In Peru, police sources say that about 100 people were injured and 200 arrested in street fighting and demonstrations on the first day of a 48-hour, communist-led general strike.
GV EXTERIOR large stone building bearing banners calling for strike
MV PAN Shops with shutters closed
MV PAN Bus passes under general strike banner PAN TO armoured car parked at curb
MV PAN slogan painted on wall
MV Traffic on roadway PAN TO armoured car parked
TV Closed factories and office block (2 shots)
GV Debris scattered across roadway, at site where bus was stoned by strikers
MV PAN Armoured car patrolling road
MV Cars driving around debris on roadway
MV Truck stops to let of people
MV PAN Pick-up truck carrying people along road
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Background: In Peru, police sources say that about 100 people were injured and 200 arrested in street fighting and demonstrations on the first day of a 48-hour, communist-led general strike.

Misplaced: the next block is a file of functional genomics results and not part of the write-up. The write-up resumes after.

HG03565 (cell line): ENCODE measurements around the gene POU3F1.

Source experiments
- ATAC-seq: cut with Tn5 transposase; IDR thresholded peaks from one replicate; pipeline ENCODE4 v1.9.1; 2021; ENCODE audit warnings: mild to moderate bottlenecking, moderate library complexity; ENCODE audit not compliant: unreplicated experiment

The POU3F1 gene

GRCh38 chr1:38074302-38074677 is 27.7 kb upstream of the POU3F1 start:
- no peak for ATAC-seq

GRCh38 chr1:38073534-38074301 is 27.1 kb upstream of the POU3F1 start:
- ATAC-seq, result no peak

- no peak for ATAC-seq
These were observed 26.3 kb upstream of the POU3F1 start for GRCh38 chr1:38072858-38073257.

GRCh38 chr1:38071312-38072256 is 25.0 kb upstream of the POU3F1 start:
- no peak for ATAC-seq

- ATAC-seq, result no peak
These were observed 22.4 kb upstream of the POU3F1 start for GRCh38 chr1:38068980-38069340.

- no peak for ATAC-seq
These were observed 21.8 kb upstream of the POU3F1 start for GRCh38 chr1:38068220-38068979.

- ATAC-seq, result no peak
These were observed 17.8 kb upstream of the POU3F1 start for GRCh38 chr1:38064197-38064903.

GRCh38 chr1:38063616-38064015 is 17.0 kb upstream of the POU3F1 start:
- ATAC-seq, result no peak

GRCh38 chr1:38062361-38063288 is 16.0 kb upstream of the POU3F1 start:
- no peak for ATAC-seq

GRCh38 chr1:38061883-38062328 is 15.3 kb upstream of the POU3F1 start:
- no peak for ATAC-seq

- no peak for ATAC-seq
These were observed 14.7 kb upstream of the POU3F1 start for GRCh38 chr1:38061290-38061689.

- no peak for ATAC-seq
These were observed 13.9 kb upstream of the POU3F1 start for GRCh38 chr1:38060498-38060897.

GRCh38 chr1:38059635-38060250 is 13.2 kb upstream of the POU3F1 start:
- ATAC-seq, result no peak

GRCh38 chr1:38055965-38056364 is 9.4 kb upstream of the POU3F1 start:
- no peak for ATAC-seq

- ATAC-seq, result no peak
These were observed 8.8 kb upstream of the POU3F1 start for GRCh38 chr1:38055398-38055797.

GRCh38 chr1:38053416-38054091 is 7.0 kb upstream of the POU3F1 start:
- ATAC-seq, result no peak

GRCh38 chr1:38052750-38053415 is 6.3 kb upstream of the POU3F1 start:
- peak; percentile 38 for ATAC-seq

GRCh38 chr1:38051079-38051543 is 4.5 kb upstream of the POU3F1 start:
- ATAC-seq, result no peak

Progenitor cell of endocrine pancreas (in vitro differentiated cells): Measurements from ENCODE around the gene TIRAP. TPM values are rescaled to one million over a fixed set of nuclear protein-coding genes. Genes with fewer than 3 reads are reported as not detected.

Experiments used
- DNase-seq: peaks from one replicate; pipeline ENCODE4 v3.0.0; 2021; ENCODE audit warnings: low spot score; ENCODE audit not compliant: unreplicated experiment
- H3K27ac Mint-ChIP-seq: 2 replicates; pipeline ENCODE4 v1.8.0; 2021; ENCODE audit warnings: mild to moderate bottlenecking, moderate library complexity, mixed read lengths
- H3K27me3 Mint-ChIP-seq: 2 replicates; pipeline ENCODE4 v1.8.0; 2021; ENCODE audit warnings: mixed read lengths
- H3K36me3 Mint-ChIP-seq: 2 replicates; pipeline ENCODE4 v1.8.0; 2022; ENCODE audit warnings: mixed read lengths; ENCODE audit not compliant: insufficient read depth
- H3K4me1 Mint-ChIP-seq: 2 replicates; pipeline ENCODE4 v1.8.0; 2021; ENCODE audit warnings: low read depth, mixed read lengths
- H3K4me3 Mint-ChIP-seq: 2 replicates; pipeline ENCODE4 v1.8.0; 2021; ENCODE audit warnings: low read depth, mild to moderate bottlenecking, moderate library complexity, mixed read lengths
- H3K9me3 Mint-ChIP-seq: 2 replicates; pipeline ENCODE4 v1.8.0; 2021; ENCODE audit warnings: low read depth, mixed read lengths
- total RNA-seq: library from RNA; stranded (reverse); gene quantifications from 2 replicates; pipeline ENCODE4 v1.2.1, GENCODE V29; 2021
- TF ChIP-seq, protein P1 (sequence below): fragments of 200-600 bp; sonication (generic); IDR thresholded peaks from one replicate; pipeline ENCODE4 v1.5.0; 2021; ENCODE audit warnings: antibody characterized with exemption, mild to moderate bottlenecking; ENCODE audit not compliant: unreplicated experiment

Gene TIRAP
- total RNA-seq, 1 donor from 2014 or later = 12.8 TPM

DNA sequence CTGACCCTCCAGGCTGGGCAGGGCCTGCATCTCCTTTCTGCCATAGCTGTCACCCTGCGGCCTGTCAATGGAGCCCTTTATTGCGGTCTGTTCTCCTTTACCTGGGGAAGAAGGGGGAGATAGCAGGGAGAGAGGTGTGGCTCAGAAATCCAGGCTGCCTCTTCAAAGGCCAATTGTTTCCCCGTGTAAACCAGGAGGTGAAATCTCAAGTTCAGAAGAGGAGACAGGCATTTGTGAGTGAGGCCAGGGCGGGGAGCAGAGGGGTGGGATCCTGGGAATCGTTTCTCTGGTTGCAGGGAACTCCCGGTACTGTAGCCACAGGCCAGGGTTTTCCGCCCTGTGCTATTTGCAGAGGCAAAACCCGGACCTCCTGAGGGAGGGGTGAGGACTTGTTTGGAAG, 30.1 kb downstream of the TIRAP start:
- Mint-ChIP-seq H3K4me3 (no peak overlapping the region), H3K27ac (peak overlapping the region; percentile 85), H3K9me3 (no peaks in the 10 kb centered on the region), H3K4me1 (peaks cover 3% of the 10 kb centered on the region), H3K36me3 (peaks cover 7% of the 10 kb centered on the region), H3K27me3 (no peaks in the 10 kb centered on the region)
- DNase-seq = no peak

SYNOPSIS: The strike was called by the General Confederation of Peruvian Workers to back demands for higher wages and re-instatement of some 4,500 men sacked after a similar walkout last July. Peru's military government declared Monday's (27 February) strike illegal, and in a broadcast President Morales Bermudez urged people to go about their business as if nothing was happening. But despite this hundreds of workers took to the streets.
They blocked traffic with burning tyres and tree trunks, stoned buses and were involved in a series of skirmishes with police. By Tuesday (28 February) the violence had subsided, but most factories in Peru remained closed. Interior Minister Luis Cisneros called the strike a "dismal failure" -- but police and troops patrolled the streets of Lima on Tuesday -- alert to the possibility of more disturbances.
During the clashes on Monday students and strikers are alleged to have burned buses in attempts to force drivers to join the strike. Foreign tourists are also reported to have been injured when the bus they were travelling in was stoned by about a dozen demonstrators. According to official sources many factories in the interior of the country were not affected by the strike and police say that among those arrested were "extreme left-wing trouble makers". Most shops in Lima stayed open despite the violence.